How much life cover do I need and for how long do I need it?

colinArticle by Colin Horwitz,  Managing Director of the NMG Personal Wealth Division

I was having dinner with a family member the other evening when he asked me how much life cover should the average person have and when should this person reduce the cover. Now, as a rule I do not like dispensing advice to family or friends and tell them as much. My reasoning for this is that all social engagements thereafter become meetings and sometimes arguments. So I refer them to a colleague and will not even give second opinions. However, this discussion led me to thinking and it is these thoughts that I would like to share with you. Please note that I am trying to keep it as simple as possible.

Let’s say Mr. Average earns R45 000 per month. He is a 30 year old male, married with 2 small children. He is on a retirement fund at work with group life cover of 3 X annual salary. Mrs. Average doesn’t work and hasn’t done so for 3 years, although she is a qualified lawyer. It looks like she has no intention of working in the short term as she wants to enjoy the experience of bringing up the children

So here is the question. What life cover should Mr. A have?:- Here are some quick calculations.

To replace his current income at a 5% drawdown (which should allow for inflation) he needs R10 800 000 total life cover. He currently has R1 620 000 group life cover. So he is short of R9 180 000. And this is just to be in the same situation. Now Mrs. A may go back to work but the longer she stays away, the harder it is to get back into the swing of things. And then there are other questions such as:-

  • Is the bond on the house covered?
  • What about the HP on the car?
  • How are children going to be educated, primary and tertiary?
  • How do we inflation proof the capital?

Now a quick thumb-suck calculation tells me that Mr. A needs to cover himself for an additional R16mil.

The cost of this cover is R2 379-13 per month, which I am sure to Mr. A is a lot of money. Let’s take a bit of a closer look. The cost per R1mil of cover is R148-69 per month. This means that Mr. A can get cover at a cost of 0,18% per annum. This is cheap and costs less than a KFC dinner per month for 2. Now if I was Mr. A, I would be looking to see how many KFC meals I could forfeit to be able to give my family some security.

Let’s say that he decides to start at R3mil at a monthly cost of R446-07 per month or R5 352-84 per annum. The contribution will automatically escalate at CPI (let’s say 6% per annum) which means that there is an escalation in the life cover as well. In 30 years time Mr. A will be paying approximately R2 600 per month for R10 000 000 life cover. He would have paid a total of R 423 185-82 over the 30 years… And he hasn’t died. The kids are big, he has quite a sizeable investment portfolio etc. The question now is, Does he still need the monthly cost of the policy?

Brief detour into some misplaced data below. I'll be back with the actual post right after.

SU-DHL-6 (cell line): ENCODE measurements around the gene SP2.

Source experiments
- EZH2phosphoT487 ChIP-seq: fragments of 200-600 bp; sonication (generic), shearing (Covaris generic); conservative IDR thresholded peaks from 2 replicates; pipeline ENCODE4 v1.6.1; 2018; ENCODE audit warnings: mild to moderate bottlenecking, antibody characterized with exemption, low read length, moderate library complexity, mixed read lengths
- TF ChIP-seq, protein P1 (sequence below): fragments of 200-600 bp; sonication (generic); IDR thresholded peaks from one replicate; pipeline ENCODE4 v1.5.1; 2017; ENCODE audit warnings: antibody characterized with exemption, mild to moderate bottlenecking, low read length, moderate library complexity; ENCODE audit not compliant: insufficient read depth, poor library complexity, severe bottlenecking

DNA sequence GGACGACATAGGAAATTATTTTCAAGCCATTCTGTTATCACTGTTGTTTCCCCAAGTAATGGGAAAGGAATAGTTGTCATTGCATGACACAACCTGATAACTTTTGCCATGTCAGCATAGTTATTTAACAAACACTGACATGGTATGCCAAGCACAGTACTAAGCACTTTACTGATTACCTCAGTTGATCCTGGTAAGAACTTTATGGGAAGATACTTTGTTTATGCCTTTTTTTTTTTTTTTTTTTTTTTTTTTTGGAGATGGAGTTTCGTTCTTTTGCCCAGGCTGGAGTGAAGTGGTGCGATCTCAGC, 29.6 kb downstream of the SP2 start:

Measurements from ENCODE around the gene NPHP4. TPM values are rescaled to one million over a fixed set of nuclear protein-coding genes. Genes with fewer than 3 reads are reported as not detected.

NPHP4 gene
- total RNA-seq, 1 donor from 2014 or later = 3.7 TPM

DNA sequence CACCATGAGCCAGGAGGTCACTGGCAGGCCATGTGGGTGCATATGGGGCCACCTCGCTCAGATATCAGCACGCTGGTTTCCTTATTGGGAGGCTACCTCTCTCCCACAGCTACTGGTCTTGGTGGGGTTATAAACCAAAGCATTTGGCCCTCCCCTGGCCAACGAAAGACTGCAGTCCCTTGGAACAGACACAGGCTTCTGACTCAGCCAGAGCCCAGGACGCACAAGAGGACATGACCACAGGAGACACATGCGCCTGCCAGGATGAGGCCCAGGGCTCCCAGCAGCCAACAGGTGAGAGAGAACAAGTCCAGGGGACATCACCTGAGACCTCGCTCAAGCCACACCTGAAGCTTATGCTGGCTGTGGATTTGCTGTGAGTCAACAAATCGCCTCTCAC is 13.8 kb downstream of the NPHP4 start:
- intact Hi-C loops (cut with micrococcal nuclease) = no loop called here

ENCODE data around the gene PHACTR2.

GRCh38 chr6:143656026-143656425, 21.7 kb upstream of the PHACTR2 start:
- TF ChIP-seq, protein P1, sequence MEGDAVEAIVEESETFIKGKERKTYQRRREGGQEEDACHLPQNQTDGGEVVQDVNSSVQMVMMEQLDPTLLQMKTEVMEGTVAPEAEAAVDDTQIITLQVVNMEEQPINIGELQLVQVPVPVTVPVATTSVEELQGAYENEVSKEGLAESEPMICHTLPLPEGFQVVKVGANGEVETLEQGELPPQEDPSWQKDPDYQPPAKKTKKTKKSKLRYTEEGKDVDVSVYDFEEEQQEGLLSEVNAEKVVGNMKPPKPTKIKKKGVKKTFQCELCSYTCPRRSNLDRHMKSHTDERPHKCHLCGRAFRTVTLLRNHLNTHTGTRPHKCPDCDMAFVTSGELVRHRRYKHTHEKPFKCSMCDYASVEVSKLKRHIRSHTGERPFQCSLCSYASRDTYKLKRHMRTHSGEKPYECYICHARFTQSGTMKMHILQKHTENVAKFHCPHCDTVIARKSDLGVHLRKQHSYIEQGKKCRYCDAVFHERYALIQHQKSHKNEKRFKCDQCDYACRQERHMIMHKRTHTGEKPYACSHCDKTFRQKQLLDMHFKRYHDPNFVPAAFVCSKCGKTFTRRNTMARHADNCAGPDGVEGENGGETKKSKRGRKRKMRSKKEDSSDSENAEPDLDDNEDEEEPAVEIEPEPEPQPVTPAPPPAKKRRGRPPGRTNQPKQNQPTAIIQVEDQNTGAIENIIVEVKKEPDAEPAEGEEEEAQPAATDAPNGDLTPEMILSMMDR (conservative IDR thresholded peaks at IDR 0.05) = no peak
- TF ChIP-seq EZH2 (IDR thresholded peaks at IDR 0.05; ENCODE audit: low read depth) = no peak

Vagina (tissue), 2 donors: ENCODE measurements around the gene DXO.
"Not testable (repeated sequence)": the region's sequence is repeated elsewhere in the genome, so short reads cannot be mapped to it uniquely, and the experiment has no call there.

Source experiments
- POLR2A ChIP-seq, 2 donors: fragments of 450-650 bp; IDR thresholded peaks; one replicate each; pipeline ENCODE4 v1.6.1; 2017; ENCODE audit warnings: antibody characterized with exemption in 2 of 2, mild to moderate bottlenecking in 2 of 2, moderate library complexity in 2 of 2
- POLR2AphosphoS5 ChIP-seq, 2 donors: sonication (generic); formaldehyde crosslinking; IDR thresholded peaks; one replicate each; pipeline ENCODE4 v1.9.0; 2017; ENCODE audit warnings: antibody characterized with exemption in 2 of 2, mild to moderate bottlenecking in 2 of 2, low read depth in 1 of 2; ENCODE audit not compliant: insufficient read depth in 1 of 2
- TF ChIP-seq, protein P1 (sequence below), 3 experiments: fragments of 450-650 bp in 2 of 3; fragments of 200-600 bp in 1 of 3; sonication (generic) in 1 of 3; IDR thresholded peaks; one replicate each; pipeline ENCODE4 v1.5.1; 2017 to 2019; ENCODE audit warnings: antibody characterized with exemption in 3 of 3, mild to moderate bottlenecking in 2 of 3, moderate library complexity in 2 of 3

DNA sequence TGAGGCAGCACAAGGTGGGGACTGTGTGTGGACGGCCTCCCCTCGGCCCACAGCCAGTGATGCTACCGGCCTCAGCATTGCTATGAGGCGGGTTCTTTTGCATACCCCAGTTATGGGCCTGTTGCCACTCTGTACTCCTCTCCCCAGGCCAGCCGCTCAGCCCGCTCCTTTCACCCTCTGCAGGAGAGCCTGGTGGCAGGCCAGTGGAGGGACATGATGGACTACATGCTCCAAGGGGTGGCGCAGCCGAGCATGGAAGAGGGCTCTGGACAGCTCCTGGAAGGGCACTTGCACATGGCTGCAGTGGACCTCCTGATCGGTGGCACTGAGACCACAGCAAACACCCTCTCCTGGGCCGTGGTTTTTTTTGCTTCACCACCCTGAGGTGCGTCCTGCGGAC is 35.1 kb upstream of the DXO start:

Some may call this a waste of money. But here’s the kicker, he is definitely going to die one day and there will be this thing called Estate Duty. Estate Duty is a tax levied on one’s estate after you have died. Now this can cause a lot of problems for those left behind who may find themselves having to liquidate assets in order to pay these taxes. Simply put you pay 20% Estate Duty Tax on anything above the abatement of R3,5mil. By the way this R3,5mil has not been changed in years and may not be adjusted for years to come as this is a wealth tax. So as time goes by and wealth increases, the R3,5mil will become insignificant.

So let’s assume that Mr. A keels over on his 60th Birthday whilst mulling over the question of the cost of his policy and after eating too much cake. He has a net estate worth R53,5mil.

So the calculation is (R53,5mil – R3,5mil) X 20% = R10mil

There are 2 different outcomes.

  1. Without the life cover:- Assets with the value of R10mil has to be sold to pay the Estate Duty. The cost of this is R10mil and you can take poison that assets that have to be sold under duress never realise their full potential.
  2. With the life cover:- There is R10mil cash in the estate for the taxes and the beauty of this is that R10mil only cost R423 185-82.

Wouldn’t it be a pleasure to bring your estate duty rate down to 0,85% instead of 20%.

I know that I have simplified this to a great extent but the principle remains. Everybody needs life cover and it is required for life. Please make sure that you speak to a properly qualified financial planner and if you don’t have one, let me know and I will send you one.

Please feel free to to Contact Us with any comment or queries.

NMG Personal Wealth
Tel: 0860 664 790
Email: personalwealth@nmg.co.za